Supreme Court of Canada Decides Income Tax Act Sections are Unconstitutional – and Strengthens Solicitor-Client Privilege in Canada (Attorney General) v. Chambre des notaires du Québec & Canada (National Revenue) v. ThompsonCanada (National Revenue) v. Thompson, 2016 SCC 21 (CanLII)
On June 3, 2016, the Supreme Court of Canada, in two related decisions, strengthened the legal protection of solicitor-client privilege in relation to Canada Revenue Agency’s (CRA) audit and tax collection powers when it decided the federal Income Tax Act’s “requirement” scheme is unconstitutional insofar as it applies to lawyers and notaries, and the lawyers’ accounting records exception in the Act’s definition of “solicitor-client privilege” is completely unconstitutional.
Broadly, solicitor-client privilege is the fundamental right of every person that his, her or its confidential communications with counsel for the purpose of obtaining legal advice be exempt from disclosure. The Supreme Court of Canada’s decisions in these two cases strengthens the legal protection of solicitor-client privilege in relation to Canada Revenue Agency’s (CRA) audit and tax collection powers by:
- Continuing to support and uphold the primacy of solicitor-client privilege, including in the context of protecting privileged information and documentation from release to CRA.
- Expanding the scope of protected documentation to include lawyers’ so-called “accounting records” pertaining to their clients, including client names.
- Confirming the privilege is for the client to waive, should she (or it) so choose – but noting that the privilege only applies to documentation and information generated or communicated in the confidential seeking or obtaining of legal advice.
Based on these decisions, Quebec notaries and lawyers across Canada ought no longer respond to CRA-issued requirements seeking information respecting their clients. And, no one - notary, lawyer or client taxpayer – will be required to produce any notaries and lawyers’ “accounting record[s]”.
Requirements Sections Unconstitutional. In Canada (Attorney General) v. Chambre des notaires du Québec, the CRA issued to various Quebec notaries (who give legal advice) “requirements” under section 231.2 of the federal Income Tax Act for the purpose of obtaining information and or documents pertaining to their clients for CRA’s tax collection or audit purposes. The Chambre des notaires brought a legal action against CRA asserting the provisions of the Act allowing CRA to issue requirements are unconstitutional and invalid on the basis they breach solicitor-client privilege, and thus an unreasonable seizure in breach of section 8 of the Canadian Charter of Rights and Freedoms. These include: section 231.2(1) authorizing CRA to send a notice to any person requiring her to provide information or documentation concerning a taxpayer within a set time period, but without notifying that taxpayer; section 231.7 permitting CRA to go before a judge for enforcement of an issued requirement to which the recipient had not responded; and the portion of the section 232(1) exempting from the definition of “solicitor-client privilege”, for purposes of issued requirements, “an accounting record of a lawyer [which term includes Quebec notaries], including any voucher or cheque”. The SCC agreed the Act’s “requirement” scheme is unconstitutional insofar as it applies to lawyers and notaries because it’s an unreasonable seizure in breach of section 8 of the Charter, and the lawyers’ accounting records exception in the Act’s “solicitor-client privilege” definition is wholly unconstitutional.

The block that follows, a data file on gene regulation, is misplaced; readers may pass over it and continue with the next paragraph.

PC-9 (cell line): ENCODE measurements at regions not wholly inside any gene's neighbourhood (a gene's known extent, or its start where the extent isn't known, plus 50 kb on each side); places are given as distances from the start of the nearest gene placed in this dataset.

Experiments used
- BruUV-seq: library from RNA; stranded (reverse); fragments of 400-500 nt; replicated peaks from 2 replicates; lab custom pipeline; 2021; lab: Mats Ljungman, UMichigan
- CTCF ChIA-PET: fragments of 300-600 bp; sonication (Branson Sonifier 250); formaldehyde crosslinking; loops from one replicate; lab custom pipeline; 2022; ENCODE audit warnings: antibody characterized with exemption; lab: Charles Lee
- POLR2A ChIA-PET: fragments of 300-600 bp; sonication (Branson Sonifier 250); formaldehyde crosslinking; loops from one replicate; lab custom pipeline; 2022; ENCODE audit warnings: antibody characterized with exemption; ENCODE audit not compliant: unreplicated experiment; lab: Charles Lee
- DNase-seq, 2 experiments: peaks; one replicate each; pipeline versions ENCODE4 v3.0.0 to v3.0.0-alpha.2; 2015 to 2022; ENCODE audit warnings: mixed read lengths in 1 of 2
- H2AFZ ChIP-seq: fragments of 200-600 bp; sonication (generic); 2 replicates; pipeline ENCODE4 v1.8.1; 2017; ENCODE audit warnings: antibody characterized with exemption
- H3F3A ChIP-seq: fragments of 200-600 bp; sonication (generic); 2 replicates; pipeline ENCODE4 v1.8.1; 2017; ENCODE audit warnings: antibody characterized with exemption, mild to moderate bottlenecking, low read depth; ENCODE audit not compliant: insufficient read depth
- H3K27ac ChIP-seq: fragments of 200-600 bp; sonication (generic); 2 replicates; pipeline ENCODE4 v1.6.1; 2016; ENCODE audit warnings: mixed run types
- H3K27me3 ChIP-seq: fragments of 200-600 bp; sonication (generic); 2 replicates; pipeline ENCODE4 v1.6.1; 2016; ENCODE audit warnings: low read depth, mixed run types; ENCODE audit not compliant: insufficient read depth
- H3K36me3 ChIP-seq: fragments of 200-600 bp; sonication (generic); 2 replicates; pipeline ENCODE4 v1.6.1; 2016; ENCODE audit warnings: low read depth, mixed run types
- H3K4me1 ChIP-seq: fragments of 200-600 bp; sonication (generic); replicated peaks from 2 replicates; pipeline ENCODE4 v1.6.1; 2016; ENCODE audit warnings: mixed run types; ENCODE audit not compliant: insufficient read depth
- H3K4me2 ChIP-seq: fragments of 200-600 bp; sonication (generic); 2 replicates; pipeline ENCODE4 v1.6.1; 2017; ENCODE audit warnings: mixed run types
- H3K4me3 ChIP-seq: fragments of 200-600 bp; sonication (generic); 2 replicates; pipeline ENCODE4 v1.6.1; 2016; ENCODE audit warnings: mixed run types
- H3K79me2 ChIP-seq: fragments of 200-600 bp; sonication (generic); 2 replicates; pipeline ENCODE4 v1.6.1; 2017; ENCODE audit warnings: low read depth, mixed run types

Presumptive Privilege. In Canada (National Revenue) v. Thompson, CRA issued the taxpayer (a lawyer) a requirement under section 231.2(1) of the Act requesting documents pertaining to his personal finances and his current accounts receivable listing. The taxpayer responded by claiming solicitor-client privilege over details of his accounts receivable, such as client names. The Supreme Court of Canada applied its decision in Chambre des notaires, deciding because the lawyers’ accounting records exception to the s. 232(1) definition of “solicitor-client privilege” is unconstitutional, the taxpayer had no obligation to disclose the withheld client documentation. The Court further stated that information in those documents is “presumptively privileged” and could only be disclosed if a court first determined solicitor-client privilege did not apply. And because, pursuant to Chambre des notaires, the Act’s entire “requirement” scheme was unconstitutional against taxpayers acting in their capacity as lawyers, as in this case, there was no need to refer this case back to the Federal Court to determine the actual nature of the client-related documentation the taxpayer had withheld.
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